Jewel Hayes knows exactly who she is, and she is living the life she wants.
Four days a week, the thirty-year-old Fayetteville resident goes to do fulfilling work at Northwest Arkansas Electrolysis, the small business that she, with help from family and friends, built from the ground up two years ago.
When Hayes is not at her business, situated in a small office space on Center Street, she spends time on her other job, as a board member for local LGBTQ advocacy organization Northwest Arkansas Equality. She is surrounded by a community of loved ones. And Hayes, a transgender woman, has her eyes on the future — specifically, creating a positive, accepting and safe environment for the next generation of transgender youth in the South.
“I want to make sure it’s easier for the people who come after me,” Hayes said. “And I want young trans women to not have a hard time finding a job in Arkansas, and to make the South better. Because I think a lot of people get strong enough to leave the South, and they do, and it doesn’t help the kids that come after us.”
Although Hayes is now comfortable in her own skin and confident about her life’s path, it was not always that way. When Hayes began transitioning from living as a man at age 23, she was working for a government contractor in Fayetteville. She had always been a feminine person, and her parents had called her Jewel since she was a young child growing up in Eureka Springs. But it was not until an online friend, who noticed that Hayes always played video games as a female character, asked if she was transgender that she realized it was possible for her to live openly as a woman.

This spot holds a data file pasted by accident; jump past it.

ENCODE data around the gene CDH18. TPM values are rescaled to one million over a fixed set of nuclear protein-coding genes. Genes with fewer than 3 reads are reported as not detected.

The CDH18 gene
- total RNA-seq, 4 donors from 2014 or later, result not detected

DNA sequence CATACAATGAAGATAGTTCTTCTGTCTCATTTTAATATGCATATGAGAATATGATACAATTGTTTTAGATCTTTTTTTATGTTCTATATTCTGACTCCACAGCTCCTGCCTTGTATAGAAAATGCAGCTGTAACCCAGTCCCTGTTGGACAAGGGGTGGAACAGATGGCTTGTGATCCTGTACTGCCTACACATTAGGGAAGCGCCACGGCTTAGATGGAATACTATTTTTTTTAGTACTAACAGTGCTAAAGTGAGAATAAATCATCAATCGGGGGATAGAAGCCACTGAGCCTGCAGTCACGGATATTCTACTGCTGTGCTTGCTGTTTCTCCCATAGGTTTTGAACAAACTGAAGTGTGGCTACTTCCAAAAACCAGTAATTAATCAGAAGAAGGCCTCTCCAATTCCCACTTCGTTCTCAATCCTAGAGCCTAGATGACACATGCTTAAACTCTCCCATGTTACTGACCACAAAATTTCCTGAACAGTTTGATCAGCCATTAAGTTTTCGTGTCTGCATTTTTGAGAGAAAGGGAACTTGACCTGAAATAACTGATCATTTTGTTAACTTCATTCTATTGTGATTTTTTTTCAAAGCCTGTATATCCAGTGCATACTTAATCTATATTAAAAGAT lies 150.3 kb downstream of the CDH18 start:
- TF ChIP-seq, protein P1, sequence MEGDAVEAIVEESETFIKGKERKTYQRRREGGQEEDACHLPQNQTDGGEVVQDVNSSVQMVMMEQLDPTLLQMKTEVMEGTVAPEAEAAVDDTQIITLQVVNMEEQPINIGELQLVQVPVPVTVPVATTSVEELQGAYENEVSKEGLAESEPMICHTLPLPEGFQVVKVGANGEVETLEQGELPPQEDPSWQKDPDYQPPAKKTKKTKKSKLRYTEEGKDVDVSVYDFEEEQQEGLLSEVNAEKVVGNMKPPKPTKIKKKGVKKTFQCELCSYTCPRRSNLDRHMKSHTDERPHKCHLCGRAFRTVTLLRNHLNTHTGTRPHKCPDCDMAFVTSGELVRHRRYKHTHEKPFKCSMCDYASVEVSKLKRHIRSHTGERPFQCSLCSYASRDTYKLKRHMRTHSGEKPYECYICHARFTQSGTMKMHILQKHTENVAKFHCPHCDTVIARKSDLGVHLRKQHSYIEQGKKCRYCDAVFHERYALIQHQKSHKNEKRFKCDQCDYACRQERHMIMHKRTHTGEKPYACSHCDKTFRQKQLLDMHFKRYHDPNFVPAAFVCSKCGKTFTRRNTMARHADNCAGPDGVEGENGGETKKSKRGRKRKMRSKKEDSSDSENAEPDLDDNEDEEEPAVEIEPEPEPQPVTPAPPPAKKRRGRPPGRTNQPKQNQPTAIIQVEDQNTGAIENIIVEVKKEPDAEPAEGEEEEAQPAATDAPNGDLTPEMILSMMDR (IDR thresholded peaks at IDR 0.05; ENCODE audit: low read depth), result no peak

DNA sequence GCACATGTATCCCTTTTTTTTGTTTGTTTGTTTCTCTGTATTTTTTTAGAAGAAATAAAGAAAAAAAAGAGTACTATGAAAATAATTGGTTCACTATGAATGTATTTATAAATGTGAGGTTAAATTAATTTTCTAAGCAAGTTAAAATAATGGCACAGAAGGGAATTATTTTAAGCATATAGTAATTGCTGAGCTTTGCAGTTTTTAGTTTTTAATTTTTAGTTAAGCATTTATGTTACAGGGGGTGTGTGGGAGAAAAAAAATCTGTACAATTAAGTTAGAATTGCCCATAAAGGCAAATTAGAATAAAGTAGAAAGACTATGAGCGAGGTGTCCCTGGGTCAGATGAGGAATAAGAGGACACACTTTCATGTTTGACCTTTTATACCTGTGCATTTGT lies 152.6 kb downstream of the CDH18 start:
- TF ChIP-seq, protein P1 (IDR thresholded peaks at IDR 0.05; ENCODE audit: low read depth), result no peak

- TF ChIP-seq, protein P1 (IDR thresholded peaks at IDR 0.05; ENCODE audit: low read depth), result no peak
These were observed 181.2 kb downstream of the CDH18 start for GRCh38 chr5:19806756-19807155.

When Hayes quit the contractor job amid transition-related anxiety and took a management position at a local clothing store — where she also shopped for women’s clothes — the proprietor told her she had to present as male at work. When she rebelled, dressing in clothing that aligned with her gender identity, her hours were cut and she was forced to quit.
At the next job she worked during her transition, as a front desk clerk at Ozark Natural Foods from 2016-2018, she dealt with a hostile work environment and endured repeated sexual harassment and transphobic verbal abuse from a male customer. When she reported this, the store administration forbade the customer from speaking with her, but did not ban him from the store.